Unlike desktop websites, mobile websites are typically accessed on the go, and in situations where people don’t have a lot of time or inclination to sit around waiting for a website to load.

Recent research carried out by performance marketing agency iProspect has revealed just what this poor performance UX (the user experience of a site from a performance perspective) is costing brands in terms of traffic.

iProspect created a comprehensive ‘Performance UX Index’ which analyses 401 websites from 307 brands across 14 verticals, in a bid to establish how performance UX impacts a brand’s traffic, conversions and revenue.

The index yielded some notable insights into which brands and industries fare the best on mobile, and why. Most of all, it found that a great many websites are still offering a poor mobile experience going into July, when Google’s mobile algorithm update, which uses page speed as a ranking factor, will take effect.

I spoke to Sophie Wooller, Director of Data and Technology Products at iProspect, about the methodology behind iProspect’s performance research, the cost of poor performance UX for certain sectors, and what brands can do to turn their performance around ahead of Google’s algorithm update.

The performance UX winners and losers

When assessing websites’ performance on mobile, iProspect’s data science team used three broad variables – speed, performance and accessibility – to generate a metric known as their Index Score.

This score was then averaged for each brand and industry to produce a ranking. Of the 14 industries assessed in the research, the hospitality industry came out on top with an Index Score of 50.16 (compared to a cross-industry average of 42.71). Second was healthcare, with a score of 48.53, while finance/banking took the third spot with a score of 47.39.

The telecommunications industry ranked bottom of the list with an Index Score of 34.02, while the travel industry also performed poorly, with an Index Score of 36.9.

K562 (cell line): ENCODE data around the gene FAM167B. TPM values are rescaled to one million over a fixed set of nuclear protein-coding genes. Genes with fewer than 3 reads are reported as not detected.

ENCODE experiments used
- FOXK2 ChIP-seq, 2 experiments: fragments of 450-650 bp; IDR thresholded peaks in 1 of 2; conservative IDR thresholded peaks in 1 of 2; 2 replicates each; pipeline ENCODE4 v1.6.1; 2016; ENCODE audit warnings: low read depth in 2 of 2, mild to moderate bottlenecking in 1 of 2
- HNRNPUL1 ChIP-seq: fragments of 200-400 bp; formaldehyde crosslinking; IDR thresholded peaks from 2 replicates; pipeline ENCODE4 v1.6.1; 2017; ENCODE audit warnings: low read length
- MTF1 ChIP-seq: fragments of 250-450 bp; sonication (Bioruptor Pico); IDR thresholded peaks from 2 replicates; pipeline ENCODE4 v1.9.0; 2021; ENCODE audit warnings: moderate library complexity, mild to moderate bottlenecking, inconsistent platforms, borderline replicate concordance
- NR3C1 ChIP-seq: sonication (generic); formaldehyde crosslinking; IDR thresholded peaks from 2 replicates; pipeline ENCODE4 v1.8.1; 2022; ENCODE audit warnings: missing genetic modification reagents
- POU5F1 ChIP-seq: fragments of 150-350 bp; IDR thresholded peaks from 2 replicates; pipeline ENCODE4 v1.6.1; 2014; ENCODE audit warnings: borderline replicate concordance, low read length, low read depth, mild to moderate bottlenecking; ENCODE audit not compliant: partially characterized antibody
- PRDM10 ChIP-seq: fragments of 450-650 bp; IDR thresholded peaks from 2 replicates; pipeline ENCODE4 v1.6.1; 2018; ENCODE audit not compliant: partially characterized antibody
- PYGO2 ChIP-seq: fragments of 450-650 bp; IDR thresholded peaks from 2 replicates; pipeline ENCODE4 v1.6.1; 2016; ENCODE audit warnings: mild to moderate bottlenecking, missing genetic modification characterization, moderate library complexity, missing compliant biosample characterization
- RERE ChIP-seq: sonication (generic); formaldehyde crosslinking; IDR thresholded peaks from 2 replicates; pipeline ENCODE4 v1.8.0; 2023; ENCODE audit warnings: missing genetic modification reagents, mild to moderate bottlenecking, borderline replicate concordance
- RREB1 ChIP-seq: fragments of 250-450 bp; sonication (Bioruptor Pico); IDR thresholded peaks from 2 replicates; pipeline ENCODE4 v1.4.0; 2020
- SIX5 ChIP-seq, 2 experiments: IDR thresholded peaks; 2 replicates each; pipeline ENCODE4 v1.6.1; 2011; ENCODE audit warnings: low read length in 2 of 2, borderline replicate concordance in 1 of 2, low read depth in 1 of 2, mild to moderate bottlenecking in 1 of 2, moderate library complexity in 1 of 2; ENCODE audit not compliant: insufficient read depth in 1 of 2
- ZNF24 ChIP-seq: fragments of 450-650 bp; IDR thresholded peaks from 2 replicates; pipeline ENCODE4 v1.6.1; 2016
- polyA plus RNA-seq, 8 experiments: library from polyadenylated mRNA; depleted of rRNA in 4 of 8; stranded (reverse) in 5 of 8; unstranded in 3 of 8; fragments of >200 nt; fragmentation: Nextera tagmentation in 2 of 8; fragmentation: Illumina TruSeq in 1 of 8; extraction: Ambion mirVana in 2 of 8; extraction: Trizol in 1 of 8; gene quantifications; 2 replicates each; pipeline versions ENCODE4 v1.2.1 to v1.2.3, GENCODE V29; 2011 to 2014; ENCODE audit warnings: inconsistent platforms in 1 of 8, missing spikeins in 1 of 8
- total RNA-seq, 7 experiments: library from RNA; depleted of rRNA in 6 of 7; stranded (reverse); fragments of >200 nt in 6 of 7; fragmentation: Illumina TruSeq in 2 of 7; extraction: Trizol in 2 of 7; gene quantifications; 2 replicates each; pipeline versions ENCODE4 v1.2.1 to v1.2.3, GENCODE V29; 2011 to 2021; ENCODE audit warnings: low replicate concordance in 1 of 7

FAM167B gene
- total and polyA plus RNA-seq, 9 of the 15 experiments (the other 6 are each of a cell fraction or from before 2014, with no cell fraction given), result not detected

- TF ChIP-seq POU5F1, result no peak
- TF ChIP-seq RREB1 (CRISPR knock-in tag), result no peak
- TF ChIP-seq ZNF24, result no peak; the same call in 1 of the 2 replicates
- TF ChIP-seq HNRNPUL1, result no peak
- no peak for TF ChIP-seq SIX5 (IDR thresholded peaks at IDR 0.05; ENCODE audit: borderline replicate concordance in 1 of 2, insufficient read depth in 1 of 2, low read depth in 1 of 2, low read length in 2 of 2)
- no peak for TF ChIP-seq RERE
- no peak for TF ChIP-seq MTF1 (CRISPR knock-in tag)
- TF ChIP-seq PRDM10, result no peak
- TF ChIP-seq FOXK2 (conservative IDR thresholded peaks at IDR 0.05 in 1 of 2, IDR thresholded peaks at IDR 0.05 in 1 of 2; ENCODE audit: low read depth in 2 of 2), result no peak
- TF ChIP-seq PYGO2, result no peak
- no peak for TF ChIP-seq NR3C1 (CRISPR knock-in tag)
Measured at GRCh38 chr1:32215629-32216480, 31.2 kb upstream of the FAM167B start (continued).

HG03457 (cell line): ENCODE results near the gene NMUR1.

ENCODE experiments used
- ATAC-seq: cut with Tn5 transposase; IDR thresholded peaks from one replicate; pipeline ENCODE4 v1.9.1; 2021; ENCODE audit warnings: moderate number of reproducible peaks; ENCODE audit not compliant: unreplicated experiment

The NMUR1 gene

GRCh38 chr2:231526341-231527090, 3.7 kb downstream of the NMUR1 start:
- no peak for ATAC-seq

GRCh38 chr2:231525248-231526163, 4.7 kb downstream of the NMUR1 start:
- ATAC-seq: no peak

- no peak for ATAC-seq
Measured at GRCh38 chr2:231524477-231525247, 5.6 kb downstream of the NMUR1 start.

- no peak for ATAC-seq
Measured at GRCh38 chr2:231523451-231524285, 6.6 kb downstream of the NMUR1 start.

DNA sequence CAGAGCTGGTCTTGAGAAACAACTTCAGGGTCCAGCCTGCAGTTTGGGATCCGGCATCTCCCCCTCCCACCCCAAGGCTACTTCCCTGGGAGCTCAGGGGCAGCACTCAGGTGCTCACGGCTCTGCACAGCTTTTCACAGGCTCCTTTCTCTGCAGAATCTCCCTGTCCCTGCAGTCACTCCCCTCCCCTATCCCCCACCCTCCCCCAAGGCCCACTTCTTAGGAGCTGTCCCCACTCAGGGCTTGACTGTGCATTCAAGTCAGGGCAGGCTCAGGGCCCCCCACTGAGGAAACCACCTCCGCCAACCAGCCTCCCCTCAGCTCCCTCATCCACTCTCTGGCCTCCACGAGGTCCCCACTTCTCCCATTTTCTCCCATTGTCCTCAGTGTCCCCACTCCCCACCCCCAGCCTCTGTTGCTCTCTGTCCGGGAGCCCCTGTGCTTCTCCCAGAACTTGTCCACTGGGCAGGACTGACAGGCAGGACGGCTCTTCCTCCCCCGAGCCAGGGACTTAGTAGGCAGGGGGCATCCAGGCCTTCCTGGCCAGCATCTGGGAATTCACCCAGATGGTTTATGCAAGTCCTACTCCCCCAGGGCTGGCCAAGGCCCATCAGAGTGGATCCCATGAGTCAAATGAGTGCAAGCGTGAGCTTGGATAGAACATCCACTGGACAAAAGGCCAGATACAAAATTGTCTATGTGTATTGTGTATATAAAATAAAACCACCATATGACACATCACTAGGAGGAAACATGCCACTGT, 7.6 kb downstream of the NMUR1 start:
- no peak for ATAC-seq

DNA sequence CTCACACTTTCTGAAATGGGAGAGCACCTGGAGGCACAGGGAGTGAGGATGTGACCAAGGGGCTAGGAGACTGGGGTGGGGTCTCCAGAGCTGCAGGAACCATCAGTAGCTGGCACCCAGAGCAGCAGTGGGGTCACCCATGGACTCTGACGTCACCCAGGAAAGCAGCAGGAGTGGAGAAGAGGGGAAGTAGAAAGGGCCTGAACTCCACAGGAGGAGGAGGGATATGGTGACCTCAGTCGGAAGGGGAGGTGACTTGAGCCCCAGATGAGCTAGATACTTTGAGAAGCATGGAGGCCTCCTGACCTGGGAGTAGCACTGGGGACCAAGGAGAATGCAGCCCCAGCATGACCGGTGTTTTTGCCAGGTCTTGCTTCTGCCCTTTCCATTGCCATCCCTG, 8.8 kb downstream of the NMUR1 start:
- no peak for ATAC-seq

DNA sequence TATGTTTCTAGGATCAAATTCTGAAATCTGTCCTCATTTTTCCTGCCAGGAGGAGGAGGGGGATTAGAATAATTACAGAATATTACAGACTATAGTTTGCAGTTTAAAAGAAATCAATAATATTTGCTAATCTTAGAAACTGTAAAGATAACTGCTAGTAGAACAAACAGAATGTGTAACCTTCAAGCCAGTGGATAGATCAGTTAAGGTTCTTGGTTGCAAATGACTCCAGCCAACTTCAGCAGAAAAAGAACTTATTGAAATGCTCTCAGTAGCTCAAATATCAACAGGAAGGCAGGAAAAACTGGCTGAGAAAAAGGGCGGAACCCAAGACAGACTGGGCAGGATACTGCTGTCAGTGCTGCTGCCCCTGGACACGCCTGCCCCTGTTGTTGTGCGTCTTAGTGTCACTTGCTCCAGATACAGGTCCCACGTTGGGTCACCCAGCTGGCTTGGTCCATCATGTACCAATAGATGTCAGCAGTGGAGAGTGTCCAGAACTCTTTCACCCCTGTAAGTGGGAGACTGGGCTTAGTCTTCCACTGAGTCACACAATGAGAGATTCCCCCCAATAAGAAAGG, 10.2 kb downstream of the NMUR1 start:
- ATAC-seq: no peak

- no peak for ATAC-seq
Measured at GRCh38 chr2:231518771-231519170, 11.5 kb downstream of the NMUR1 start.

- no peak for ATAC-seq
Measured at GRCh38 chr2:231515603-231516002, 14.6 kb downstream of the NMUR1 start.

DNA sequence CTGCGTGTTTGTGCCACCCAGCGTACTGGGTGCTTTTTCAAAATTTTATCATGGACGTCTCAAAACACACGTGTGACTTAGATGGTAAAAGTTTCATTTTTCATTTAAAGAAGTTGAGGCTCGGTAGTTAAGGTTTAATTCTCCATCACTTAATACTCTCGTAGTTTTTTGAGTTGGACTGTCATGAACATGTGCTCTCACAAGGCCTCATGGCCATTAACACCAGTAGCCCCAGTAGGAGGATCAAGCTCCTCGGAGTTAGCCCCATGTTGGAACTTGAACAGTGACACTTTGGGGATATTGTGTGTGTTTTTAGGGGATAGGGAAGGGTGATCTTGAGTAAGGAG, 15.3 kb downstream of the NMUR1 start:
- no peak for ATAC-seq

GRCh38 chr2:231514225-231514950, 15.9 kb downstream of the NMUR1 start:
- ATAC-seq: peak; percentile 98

The top-ranking brands in the Index, however, didn’t all belong to these industries. Of the ten top-scoring brands, tech brands performed well, with Google, Bing and Microsoft all stealing spots in the top ten – yet the tech sector ranked 7th out of the 14 industries assessed in the research.

The second-highest scoring brand overall, Suzuki, was from the automotive industry – an industry which ranked fourth from bottom overall. And only one hospitality brand, Pizza Hut, was represented in the top ten list of brands, despite the sector performing well as a whole.

I asked Sophie Wooller about the thinking behind the metrics that iProspect used to assess performance UX. Why were these three areas considered most important?

“We pulled together a number of metrics to try and get a really blended number,” said Wooller. “We broke those down into three broad buckets. One is speed, which covers not just page speed but also absolute load time – a slow-loading website on mobile can feel really excruciating to the user, which has a big impact on user experience and the impression of a brand.

“The second bucket is performance – things like time to first paint, which is the first time that you start to feel like something is happening with the webpage – but also first interaction, the time at which you can actually interact with the page. When waiting for a webpage to load, a lot of the perception of performance comes from whether users can see that something is happening, even if the whole thing hasn’t loaded yet.

“The third bucket is accessibility, which covers how easy a website is to access for people who have visual impairments and other access needs; and also whether or not the site is Progressive Web App-ready.

“Thinking about the future of the internet, we need sites to be able to load as quickly and seamlessly as possible. We included the PWA score, which comes from Google’s Lighthouse tool, as a good indicator of how brands are approaching mobile and developing a performance UX mindset.

“We chose these metrics as indicators of performance UX because they give a really balanced scorecard,” Wooller went on.

“We did weight the speed element a little higher than other metrics, because it’s one of the key factors for Google rankings, but also because from a people perspective, speed is so important. When you get past the three-second load time mark, with every extra second that your website takes, you’re losing people.”

The trouble with travel

Travel brands, iProspect’s research found, had some of the poorest track records when it came to performance UX, with the travel industry as a whole ranking second from bottom out of 14 industries for speed, accessibility and performance.

Based on the performance UX for the 15 travel brands that iProspect assessed, with average category order value and site traffic, the research team calculated that the travel industry is losing out on an estimated £900 million a year in potential revenue due to poor mobile performance.

I asked Wooller why travel websites in particular tend to perform so poorly.

“Websites in the travel industry tend to be very creative-heavy; they often have big, beautiful, rich imagery in order to tempt consumers to spend a week of their hard-earned holiday on a beach, or in an exotic location. The “shop window” for travel is that beautiful creative.